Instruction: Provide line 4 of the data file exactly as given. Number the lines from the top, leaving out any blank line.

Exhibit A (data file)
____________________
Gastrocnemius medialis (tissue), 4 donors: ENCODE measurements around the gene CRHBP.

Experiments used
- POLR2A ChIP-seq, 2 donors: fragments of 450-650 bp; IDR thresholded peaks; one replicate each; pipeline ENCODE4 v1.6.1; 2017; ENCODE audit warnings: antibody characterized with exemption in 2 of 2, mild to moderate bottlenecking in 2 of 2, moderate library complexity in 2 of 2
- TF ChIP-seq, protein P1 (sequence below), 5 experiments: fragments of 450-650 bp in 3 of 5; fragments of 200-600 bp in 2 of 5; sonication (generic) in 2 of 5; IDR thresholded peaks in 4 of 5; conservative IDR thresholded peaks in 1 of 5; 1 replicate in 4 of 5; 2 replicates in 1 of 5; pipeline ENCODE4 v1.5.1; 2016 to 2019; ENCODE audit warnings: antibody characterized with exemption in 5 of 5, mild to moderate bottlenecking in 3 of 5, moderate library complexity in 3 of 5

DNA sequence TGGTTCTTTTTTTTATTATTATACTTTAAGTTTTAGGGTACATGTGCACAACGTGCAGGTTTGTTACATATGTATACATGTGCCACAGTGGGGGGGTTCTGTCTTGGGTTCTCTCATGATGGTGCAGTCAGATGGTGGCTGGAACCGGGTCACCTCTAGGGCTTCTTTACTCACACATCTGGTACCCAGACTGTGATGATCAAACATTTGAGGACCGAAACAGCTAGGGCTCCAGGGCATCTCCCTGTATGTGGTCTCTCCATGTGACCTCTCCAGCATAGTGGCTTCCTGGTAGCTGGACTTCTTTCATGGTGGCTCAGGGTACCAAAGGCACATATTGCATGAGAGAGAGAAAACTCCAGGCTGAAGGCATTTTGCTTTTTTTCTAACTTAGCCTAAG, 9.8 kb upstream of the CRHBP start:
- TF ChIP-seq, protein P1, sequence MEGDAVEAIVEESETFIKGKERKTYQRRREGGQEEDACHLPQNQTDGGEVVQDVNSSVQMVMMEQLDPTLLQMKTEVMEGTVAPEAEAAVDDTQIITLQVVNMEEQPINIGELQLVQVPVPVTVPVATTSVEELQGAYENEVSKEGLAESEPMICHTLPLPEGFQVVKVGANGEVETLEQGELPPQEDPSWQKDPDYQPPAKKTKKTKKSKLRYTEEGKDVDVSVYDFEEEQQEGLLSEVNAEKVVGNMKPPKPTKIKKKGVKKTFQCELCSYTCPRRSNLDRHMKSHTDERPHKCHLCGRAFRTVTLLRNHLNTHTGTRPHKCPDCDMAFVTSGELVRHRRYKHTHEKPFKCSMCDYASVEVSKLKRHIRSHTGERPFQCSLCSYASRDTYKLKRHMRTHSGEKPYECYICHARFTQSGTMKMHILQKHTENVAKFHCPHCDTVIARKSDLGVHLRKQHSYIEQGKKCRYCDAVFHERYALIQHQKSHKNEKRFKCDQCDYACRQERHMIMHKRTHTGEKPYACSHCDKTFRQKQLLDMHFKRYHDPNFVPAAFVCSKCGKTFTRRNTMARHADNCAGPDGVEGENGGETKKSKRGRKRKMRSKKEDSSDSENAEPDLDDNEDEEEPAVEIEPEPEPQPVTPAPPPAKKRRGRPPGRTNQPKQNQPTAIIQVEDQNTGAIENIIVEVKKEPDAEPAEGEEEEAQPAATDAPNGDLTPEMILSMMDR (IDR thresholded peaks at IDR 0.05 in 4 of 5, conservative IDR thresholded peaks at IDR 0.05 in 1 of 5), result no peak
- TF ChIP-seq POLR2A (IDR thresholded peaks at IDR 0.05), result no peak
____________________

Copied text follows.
- TF ChIP-seq, protein P1 (sequence below), 5 experiments: fragments of 450-650 bp in 3 of 5; fragments of 200-600 bp in 2 of 5; sonication (generic) in 2 of 5; IDR thresholded peaks in 4 of 5; conservative IDR thresholded peaks in 1 of 5; 1 replicate in 4 of 5; 2 replicates in 1 of 5; pipeline ENCODE4 v1.5.1; 2016 to 2019; ENCODE audit warnings: antibody characterized with exemption in 5 of 5, mild to moderate bottlenecking in 3 of 5, moderate library complexity in 3 of 5